I have an opportunity to purchase a Delta/Rockwell 14" bandsaw that was
made in the early 1980's for $375. It has a new poly tire on it, and
looks, to my untrained eye, to be in good shape. The retailer has an
excellent reputation in town as well.
It's a one-owner saw, and was sold to the original purchaser by the
same retailer offering it now some 20 years later.
It is an open-stand model, and it has the original 3/4 hp Baldor motor
on it. Yes, that's right...it's the original motor. The retailer in
question used to buy them from Delta without the 1/2 hp Marathon, then
install 3/4 hp Baldors instead.
I remember reading somewhere that Rockwell equipment started to go
downhill sometime in the 1980's, though. Maybe a fiction of my
Can anyone talk to the (potential) quality of this saw? Were they
still good models back then?
Thanks in advance.
As far as it may have sunk in the imagination of some, it's still the same
machine that was produced here until a few years ago. Price is up there,
but just compare it to one of the new JET, Ridgid or clones, and you'll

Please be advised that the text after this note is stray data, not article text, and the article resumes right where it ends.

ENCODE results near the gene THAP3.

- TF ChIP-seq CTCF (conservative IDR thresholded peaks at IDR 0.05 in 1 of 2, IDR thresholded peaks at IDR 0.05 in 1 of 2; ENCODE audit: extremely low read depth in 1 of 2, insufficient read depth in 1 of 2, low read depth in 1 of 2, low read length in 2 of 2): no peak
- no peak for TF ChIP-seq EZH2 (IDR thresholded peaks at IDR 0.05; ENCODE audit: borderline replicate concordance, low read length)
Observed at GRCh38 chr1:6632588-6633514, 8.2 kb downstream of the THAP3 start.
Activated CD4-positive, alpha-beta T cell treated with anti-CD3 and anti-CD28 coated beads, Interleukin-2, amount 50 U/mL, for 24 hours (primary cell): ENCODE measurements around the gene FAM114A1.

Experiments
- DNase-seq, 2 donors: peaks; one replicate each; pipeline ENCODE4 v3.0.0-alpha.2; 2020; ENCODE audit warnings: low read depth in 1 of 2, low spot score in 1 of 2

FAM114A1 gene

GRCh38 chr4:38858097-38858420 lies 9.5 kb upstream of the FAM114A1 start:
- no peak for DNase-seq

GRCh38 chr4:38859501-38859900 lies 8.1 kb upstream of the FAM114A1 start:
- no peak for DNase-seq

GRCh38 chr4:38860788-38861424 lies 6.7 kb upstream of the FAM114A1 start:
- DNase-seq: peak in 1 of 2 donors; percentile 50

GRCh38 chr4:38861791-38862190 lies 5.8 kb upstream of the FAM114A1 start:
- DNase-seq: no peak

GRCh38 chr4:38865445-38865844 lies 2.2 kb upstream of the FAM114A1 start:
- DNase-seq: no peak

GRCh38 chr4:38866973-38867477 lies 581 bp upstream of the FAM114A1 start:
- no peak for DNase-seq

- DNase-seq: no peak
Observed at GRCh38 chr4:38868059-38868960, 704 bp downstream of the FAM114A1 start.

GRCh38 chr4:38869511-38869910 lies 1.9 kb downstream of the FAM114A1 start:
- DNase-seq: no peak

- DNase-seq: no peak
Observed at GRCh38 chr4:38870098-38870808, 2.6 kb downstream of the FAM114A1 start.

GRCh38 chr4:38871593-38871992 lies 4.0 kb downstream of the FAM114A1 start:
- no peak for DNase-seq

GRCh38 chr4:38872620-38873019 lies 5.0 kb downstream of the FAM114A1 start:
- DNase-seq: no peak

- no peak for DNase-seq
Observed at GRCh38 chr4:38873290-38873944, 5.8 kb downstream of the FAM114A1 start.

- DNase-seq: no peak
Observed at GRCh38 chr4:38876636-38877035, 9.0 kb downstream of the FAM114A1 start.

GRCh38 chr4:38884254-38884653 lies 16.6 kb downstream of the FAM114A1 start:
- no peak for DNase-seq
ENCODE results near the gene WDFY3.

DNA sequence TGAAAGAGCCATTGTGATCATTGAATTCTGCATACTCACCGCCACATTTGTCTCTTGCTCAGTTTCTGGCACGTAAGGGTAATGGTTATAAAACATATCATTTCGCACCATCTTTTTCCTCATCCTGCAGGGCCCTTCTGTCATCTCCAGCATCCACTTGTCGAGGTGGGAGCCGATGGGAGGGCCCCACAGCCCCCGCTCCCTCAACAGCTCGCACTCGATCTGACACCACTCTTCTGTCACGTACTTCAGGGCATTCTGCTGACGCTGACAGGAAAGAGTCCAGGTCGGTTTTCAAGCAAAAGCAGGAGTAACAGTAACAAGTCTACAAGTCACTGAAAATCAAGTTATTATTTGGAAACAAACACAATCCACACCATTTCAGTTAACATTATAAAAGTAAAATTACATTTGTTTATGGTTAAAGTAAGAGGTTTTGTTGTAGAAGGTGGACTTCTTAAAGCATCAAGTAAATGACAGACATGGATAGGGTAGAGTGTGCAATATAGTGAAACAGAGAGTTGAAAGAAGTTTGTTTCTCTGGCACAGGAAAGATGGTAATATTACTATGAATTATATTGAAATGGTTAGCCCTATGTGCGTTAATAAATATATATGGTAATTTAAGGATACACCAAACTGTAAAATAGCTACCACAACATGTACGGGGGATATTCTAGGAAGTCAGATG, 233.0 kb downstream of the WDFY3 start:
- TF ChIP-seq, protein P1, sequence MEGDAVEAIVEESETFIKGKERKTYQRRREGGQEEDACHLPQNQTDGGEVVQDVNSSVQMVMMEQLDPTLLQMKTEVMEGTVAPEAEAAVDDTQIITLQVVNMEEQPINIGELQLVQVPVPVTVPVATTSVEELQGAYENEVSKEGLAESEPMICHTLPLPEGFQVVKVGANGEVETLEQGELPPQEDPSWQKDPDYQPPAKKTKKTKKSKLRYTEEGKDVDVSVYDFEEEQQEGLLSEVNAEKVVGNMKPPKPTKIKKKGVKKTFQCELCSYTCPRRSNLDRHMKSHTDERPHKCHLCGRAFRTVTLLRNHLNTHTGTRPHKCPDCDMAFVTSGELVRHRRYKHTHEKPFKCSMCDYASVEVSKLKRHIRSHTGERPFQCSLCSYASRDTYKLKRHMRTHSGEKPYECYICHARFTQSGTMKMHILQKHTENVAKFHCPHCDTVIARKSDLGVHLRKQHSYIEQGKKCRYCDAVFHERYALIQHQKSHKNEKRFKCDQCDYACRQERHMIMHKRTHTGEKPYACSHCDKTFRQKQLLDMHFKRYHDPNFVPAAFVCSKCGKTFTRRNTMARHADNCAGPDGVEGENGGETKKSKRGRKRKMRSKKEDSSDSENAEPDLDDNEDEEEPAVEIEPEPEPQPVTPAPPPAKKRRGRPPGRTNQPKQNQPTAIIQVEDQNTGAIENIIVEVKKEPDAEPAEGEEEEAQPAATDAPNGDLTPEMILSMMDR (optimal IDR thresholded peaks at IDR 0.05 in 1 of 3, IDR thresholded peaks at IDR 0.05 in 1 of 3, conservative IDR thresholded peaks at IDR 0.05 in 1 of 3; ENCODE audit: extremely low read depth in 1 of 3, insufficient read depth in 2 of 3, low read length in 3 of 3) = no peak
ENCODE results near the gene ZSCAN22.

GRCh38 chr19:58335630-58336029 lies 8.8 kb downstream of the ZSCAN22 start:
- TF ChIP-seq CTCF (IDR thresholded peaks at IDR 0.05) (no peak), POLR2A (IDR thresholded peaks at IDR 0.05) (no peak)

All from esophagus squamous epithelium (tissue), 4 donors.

take it if it behaves in a normal fashion under test.
Before discussing age and price you must first determine whether the saw
is adequate for your current and future needs. What type of cutting
and/or resawing to you plan to do with it? Then you need to know
something about what the previous owner did with it so as to rule out
abuse of the tool.
Otherwise it should be a solid machine and motor. I presume that the
store you're buying it from has looked it over and perhaps reconditioned
it for you in some way? That might justify the price.
wood email@example.com wrote:
On 11 Feb 2006 10:35:35 -0800, wood firstname.lastname@example.org wrote:
The line hit a little bump or was somewhat neglected just prior to
the time that Delta was sold to Pentair by Rockwell. This was in
1984. But the machines were still good during that time frame.
If it has new tires (the old natural rubber tires were subject to
osmositic cracking and variable durometer), and it tracks well, and
the wheels are coplaner, and it runs without vibration, and the guide
post goes up and down, locks and does not lose its relationship to the
blade, and the table split is not mismatched badly as it approaches
the insert, and the table trunions lock appropriately, it is a good
machine. The base and overarm castings are the same as those of the
U. S. version today, and a little heavier than the far eastern
Of course the domestic versions today are up to 1.5 hp. But 3/4 was
the top motor for years and tens of thousands were build with 3/4 hp.
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